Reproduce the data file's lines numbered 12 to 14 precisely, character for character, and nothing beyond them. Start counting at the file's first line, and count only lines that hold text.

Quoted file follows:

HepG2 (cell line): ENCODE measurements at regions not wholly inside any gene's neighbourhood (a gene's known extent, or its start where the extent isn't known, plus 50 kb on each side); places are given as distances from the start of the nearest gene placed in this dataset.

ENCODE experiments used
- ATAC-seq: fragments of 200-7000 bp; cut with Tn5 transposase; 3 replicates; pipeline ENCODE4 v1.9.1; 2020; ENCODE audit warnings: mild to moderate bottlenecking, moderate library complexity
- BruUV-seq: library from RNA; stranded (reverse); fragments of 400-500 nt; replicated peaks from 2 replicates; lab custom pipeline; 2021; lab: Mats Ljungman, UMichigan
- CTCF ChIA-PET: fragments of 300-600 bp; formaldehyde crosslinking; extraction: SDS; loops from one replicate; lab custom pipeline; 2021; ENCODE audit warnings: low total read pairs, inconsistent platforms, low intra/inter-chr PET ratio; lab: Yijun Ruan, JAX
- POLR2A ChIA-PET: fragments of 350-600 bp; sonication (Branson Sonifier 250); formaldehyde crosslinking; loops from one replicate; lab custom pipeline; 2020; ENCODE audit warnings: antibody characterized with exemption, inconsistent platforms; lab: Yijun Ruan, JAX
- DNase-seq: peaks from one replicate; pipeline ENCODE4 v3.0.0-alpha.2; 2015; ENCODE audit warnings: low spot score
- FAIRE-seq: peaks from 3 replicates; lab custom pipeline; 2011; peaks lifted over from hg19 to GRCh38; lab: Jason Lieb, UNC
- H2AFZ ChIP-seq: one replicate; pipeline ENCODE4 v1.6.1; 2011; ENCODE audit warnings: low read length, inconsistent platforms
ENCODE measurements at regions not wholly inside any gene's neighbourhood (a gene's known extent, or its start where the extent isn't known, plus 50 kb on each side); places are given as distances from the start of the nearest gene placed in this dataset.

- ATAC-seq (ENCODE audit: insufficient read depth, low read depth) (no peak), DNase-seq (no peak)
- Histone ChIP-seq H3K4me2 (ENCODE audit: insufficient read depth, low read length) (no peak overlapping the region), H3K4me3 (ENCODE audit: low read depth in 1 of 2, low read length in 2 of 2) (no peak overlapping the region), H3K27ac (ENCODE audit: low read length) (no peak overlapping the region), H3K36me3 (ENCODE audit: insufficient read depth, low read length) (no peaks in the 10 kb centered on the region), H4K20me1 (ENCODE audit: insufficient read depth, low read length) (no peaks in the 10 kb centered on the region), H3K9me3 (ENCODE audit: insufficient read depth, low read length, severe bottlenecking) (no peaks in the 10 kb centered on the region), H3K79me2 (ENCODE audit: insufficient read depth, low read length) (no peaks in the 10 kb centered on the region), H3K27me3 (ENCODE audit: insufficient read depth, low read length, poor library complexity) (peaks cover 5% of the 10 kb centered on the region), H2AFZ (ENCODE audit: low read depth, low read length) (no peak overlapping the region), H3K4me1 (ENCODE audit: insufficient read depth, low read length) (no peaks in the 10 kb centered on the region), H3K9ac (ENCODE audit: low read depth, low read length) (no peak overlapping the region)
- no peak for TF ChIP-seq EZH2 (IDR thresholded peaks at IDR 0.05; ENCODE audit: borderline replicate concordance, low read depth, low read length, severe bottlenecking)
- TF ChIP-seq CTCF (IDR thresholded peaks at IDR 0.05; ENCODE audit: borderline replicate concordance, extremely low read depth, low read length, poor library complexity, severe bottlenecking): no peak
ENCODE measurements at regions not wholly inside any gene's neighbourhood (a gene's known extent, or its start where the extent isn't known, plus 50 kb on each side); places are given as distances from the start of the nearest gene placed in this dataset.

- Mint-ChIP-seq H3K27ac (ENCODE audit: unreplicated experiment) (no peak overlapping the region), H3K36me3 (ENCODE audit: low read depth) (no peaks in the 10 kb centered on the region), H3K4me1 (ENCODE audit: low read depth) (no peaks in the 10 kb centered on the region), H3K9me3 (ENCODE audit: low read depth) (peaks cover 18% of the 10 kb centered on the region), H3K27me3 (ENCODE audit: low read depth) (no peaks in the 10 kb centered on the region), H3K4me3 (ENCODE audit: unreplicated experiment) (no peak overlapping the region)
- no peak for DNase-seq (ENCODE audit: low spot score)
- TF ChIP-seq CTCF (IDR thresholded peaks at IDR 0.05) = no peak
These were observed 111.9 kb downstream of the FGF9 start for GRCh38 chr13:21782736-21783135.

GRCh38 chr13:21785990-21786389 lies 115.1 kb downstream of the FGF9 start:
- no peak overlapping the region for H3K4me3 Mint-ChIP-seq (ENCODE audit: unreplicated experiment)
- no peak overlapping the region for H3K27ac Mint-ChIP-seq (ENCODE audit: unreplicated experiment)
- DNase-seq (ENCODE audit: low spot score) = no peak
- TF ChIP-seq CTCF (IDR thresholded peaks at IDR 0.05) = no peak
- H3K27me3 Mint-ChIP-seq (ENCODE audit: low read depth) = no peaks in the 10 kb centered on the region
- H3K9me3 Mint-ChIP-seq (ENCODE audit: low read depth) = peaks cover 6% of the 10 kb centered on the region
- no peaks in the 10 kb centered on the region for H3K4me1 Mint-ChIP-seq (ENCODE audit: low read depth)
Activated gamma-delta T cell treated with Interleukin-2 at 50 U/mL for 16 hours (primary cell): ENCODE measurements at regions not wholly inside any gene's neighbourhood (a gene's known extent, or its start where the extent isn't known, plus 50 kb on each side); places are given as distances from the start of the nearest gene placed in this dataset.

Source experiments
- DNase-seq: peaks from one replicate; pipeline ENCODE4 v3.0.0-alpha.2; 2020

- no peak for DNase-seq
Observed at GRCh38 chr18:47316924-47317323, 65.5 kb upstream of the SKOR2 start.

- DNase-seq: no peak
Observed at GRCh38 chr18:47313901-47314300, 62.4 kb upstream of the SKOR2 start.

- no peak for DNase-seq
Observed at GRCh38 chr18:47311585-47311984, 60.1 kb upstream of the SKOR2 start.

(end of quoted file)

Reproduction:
- Histone ChIP-seq H3K4me2 (ENCODE audit: insufficient read depth, low read length) (no peak overlapping the region), H3K4me3 (ENCODE audit: low read depth in 1 of 2, low read length in 2 of 2) (no peak overlapping the region), H3K27ac (ENCODE audit: low read length) (no peak overlapping the region), H3K36me3 (ENCODE audit: insufficient read depth, low read length) (no peaks in the 10 kb centered on the region), H4K20me1 (ENCODE audit: insufficient read depth, low read length) (no peaks in the 10 kb centered on the region), H3K9me3 (ENCODE audit: insufficient read depth, low read length, severe bottlenecking) (no peaks in the 10 kb centered on the region), H3K79me2 (ENCODE audit: insufficient read depth, low read length) (no peaks in the 10 kb centered on the region), H3K27me3 (ENCODE audit: insufficient read depth, low read length, poor library complexity) (peaks cover 5% of the 10 kb centered on the region), H2AFZ (ENCODE audit: low read depth, low read length) (no peak overlapping the region), H3K4me1 (ENCODE audit: insufficient read depth, low read length) (no peaks in the 10 kb centered on the region), H3K9ac (ENCODE audit: low read depth, low read length) (no peak overlapping the region)
- no peak for TF ChIP-seq EZH2 (IDR thresholded peaks at IDR 0.05; ENCODE audit: borderline replicate concordance, low read depth, low read length, severe bottlenecking)
- TF ChIP-seq CTCF (IDR thresholded peaks at IDR 0.05; ENCODE audit: borderline replicate concordance, extremely low read depth, low read length, poor library complexity, severe bottlenecking): no peak